A public transportation operator, like any other person, does not have the right to order, request or tell women where they may sit simply because they are women,” Supreme Court Justice Elyakim Rubinstein wrote in his ruling. “They must sit wherever they like.”

Further, The Reform movement’s Israel Religious Action Center, which initially petitioned against the practice, praised the High Court’s ruling as endorsing the idea that such segregation is indeed illegal. 

Towards the end of her tale Shabi pivots to her desired and inevitable narrative:

 “Gender rights is one of the cornerstones of Israel’s self-image as “the only democracy in the Middle East”

Pointedly, there is a big difference when it comes to defending another component of Israel’s “only democracy” calling card: freedom of expression. In that frame…large sections of the public seem to have approved the line that any criticism of the country is basically treason.”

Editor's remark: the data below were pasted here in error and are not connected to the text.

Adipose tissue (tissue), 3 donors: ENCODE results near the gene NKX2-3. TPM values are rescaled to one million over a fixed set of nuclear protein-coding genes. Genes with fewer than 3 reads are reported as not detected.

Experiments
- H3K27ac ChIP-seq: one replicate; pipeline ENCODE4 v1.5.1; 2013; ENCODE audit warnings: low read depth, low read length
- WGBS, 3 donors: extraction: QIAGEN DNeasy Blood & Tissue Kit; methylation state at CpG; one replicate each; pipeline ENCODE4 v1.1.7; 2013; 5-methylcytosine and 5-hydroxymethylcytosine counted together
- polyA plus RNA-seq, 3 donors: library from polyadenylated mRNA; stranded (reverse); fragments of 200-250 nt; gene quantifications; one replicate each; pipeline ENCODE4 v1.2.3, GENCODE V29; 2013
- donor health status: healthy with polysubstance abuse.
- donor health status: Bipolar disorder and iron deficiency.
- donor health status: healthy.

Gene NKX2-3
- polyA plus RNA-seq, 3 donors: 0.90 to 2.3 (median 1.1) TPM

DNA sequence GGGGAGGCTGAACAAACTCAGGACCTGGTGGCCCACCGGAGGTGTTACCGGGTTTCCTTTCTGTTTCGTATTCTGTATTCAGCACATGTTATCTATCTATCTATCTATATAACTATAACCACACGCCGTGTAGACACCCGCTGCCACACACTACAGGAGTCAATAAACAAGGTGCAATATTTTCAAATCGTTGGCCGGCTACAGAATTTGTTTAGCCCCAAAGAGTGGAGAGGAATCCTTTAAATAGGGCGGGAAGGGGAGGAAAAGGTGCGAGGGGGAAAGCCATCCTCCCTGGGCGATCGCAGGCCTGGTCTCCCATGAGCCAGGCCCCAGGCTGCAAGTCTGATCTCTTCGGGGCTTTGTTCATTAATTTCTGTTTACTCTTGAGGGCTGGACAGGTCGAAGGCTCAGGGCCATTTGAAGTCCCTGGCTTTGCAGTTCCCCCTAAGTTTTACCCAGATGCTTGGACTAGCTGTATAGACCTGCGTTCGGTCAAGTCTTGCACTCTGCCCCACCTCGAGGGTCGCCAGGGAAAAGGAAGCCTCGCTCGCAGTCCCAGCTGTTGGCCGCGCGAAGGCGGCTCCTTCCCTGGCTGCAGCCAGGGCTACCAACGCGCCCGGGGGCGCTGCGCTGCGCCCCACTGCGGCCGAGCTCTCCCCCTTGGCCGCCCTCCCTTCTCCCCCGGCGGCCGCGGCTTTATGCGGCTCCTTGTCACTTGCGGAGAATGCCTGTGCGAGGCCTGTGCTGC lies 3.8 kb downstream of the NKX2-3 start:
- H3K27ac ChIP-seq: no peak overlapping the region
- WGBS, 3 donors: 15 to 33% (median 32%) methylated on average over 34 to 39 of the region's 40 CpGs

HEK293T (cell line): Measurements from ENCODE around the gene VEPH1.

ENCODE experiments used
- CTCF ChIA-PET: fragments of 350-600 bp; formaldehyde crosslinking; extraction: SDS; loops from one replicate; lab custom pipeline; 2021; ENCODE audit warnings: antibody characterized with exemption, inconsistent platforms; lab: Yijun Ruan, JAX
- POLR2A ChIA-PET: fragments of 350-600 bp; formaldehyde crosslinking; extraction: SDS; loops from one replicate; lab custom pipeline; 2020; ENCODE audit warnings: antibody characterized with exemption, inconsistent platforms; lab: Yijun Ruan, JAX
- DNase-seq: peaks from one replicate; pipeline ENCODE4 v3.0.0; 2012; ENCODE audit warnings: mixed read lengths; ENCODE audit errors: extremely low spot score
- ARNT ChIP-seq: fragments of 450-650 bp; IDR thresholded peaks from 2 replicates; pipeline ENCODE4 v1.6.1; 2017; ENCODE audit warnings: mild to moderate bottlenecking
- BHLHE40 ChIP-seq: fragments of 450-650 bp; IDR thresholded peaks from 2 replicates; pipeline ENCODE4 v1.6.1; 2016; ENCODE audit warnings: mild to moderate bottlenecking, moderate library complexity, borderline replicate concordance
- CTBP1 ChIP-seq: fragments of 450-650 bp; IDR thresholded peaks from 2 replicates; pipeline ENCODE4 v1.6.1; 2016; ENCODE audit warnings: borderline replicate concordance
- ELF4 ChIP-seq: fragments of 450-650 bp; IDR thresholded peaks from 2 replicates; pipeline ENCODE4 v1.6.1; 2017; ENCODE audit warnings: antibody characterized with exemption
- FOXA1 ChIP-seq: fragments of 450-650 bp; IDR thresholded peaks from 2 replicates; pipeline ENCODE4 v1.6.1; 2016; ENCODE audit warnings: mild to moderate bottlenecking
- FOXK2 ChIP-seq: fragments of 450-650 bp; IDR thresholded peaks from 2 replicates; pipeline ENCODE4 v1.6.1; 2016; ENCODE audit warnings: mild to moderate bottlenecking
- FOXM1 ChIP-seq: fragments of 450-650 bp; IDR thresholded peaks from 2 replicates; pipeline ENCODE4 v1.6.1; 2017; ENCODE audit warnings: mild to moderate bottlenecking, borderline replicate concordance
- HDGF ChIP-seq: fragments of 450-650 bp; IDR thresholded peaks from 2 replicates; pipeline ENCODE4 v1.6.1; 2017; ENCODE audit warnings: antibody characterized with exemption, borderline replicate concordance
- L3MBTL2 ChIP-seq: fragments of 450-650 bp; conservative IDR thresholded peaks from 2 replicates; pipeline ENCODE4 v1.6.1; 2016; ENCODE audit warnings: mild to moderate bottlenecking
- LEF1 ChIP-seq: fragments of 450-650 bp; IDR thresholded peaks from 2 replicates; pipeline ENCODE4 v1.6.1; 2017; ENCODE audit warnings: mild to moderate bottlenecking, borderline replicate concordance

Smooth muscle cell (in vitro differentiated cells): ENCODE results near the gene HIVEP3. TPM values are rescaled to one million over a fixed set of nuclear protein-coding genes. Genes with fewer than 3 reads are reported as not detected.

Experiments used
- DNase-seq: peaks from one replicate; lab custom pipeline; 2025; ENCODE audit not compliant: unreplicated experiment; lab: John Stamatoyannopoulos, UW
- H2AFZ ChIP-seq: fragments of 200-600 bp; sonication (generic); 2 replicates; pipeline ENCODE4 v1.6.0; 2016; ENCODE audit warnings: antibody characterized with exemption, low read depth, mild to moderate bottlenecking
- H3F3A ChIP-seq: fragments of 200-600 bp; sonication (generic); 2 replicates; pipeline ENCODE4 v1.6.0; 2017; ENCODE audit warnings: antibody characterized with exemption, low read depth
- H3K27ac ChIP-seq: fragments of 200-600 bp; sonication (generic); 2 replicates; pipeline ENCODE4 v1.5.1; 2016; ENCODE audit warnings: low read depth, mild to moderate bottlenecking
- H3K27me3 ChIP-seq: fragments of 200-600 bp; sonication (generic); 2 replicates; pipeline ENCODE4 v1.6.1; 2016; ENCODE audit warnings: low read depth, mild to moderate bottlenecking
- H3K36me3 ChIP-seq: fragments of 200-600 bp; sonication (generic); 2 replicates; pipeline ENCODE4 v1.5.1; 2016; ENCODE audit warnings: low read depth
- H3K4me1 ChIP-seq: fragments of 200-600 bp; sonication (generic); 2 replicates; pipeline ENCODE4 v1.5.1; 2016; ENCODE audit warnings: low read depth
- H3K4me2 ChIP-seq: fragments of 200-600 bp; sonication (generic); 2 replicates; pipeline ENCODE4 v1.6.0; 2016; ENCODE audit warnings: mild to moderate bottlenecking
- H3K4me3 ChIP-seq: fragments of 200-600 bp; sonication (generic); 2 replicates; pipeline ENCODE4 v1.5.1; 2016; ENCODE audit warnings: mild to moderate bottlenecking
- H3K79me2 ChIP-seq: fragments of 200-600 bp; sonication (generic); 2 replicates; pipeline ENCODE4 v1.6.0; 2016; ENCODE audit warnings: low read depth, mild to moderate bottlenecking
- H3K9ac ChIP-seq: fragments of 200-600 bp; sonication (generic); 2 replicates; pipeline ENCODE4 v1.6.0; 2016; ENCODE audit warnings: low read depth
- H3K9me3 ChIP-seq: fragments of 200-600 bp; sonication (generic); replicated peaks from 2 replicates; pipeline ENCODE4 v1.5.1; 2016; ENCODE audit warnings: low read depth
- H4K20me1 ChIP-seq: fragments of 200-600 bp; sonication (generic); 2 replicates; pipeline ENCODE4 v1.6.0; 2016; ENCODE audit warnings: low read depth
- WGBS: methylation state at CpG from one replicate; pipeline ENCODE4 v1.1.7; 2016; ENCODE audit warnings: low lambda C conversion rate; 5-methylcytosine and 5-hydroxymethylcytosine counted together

Shabi’s broad proposition, which attempts, through various polemical devices, to undermine Israel’s undeniable moral distinction as the region’s only democracy, though intellectually unserious, is thoroughly consistent with the Guardian’s ongoing licensing of such far left agitprop.

Whatever the very real religious-secular divides – as with the other often rancorous (and quite free!) debates over issues pertaining to civil rights – Israel (unlike the surrounding Islamic world) remains an oasis of freedom and opportunity for religious minorities, women, the LGBT community, and even the most marginal and extreme political voices.

In Israel even those advancing the most noxious ideas about the Jewish state are protected.